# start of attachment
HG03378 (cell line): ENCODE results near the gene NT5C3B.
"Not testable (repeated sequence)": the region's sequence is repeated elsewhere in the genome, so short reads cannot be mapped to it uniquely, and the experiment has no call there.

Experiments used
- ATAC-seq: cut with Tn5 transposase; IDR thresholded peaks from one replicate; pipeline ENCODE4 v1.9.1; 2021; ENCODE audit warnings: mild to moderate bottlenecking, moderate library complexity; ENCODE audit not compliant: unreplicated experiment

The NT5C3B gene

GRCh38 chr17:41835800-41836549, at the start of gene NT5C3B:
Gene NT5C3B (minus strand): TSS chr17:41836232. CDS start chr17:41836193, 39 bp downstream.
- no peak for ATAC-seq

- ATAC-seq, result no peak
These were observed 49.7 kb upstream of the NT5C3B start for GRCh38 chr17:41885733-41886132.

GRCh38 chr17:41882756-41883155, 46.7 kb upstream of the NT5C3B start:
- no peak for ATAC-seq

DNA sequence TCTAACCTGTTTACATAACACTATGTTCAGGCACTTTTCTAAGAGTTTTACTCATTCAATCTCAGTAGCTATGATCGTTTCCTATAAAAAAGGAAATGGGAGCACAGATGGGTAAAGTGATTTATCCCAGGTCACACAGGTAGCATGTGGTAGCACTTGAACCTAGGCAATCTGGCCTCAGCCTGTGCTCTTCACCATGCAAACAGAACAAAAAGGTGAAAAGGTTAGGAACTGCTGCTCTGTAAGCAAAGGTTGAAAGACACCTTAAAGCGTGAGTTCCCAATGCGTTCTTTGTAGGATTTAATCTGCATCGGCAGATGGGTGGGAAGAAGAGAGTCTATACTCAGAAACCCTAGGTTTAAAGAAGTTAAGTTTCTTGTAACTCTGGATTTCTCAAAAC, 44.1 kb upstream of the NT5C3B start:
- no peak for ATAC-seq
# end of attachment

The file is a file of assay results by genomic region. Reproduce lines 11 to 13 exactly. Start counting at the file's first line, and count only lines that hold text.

GRCh38 chr17:41882756-41883155, 46.7 kb upstream of the NT5C3B start:
- no peak for ATAC-seq

DNA sequence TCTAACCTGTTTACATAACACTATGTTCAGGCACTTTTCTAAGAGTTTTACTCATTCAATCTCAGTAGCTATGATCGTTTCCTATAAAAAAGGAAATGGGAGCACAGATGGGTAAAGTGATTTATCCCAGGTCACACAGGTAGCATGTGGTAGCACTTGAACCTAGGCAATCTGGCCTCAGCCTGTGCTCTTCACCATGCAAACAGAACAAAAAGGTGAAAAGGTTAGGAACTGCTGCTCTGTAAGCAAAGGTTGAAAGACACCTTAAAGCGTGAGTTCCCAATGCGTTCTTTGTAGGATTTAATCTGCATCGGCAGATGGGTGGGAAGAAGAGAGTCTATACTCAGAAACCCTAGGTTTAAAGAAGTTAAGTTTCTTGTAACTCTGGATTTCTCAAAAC, 44.1 kb upstream of the NT5C3B start: